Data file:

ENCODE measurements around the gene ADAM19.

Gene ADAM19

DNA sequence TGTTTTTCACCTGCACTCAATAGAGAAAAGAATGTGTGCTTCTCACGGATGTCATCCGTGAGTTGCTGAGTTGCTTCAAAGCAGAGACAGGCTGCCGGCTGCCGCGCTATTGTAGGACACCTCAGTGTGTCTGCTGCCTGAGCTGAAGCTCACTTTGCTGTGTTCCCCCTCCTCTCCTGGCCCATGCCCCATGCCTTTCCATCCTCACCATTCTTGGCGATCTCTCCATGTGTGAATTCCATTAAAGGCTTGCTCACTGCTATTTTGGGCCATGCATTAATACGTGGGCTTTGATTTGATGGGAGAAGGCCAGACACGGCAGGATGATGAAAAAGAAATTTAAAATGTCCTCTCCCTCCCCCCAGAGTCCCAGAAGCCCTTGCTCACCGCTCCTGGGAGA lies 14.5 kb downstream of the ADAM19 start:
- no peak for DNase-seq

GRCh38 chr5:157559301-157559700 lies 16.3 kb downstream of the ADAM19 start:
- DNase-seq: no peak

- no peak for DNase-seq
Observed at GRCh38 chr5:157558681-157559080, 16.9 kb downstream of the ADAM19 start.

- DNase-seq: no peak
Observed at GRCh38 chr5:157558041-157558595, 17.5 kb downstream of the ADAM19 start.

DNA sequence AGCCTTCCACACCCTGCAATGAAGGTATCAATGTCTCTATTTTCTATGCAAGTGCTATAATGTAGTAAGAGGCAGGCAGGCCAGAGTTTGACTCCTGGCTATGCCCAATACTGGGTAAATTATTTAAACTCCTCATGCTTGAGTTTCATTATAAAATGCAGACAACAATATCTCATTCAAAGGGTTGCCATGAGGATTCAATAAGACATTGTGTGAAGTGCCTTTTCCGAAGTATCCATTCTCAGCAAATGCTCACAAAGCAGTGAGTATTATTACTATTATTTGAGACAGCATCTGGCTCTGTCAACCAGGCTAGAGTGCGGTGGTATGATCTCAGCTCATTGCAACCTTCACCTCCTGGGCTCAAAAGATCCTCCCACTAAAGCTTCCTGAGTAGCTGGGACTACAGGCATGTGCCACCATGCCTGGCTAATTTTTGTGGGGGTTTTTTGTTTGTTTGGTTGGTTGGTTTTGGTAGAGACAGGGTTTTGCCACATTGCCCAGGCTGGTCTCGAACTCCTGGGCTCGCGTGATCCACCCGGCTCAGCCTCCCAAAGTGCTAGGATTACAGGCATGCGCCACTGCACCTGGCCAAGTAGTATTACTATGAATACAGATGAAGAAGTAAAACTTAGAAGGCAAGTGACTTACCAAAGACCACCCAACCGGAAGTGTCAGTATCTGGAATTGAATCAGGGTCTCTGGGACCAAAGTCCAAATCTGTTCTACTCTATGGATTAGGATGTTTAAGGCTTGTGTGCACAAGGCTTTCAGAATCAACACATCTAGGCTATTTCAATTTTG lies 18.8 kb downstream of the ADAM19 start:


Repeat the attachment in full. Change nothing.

ENCODE measurements around the gene ADAM19.

Gene ADAM19

DNA sequence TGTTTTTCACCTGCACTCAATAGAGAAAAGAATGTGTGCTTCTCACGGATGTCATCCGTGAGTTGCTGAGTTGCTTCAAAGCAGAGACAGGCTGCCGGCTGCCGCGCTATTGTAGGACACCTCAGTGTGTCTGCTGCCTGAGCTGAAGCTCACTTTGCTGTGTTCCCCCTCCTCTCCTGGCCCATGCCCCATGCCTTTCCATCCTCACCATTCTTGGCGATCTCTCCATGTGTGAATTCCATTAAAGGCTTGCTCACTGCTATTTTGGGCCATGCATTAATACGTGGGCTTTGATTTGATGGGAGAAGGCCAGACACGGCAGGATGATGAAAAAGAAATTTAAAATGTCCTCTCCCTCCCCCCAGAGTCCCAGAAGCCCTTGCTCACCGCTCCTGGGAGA lies 14.5 kb downstream of the ADAM19 start:
- no peak for DNase-seq

GRCh38 chr5:157559301-157559700 lies 16.3 kb downstream of the ADAM19 start:
- DNase-seq: no peak

- no peak for DNase-seq
Observed at GRCh38 chr5:157558681-157559080, 16.9 kb downstream of the ADAM19 start.

- DNase-seq: no peak
Observed at GRCh38 chr5:157558041-157558595, 17.5 kb downstream of the ADAM19 start.

DNA sequence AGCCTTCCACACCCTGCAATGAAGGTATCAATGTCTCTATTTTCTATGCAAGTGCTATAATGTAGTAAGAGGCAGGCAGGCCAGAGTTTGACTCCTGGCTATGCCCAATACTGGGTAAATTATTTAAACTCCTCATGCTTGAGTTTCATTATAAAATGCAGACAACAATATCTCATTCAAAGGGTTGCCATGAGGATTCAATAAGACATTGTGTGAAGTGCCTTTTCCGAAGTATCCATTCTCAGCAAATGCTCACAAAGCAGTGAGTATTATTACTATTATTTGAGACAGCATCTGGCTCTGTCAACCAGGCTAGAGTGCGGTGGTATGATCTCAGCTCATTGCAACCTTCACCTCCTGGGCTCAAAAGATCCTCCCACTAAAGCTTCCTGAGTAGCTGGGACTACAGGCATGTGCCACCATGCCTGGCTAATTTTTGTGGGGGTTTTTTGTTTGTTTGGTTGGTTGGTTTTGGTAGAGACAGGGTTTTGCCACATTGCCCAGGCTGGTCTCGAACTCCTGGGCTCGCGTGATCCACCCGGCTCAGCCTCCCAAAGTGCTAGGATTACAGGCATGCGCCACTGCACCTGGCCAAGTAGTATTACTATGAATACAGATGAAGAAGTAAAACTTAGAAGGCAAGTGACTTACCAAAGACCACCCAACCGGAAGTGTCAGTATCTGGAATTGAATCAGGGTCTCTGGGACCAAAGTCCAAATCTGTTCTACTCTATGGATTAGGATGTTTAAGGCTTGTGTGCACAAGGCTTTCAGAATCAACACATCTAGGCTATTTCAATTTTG lies 18.8 kb downstream of the ADAM19 start: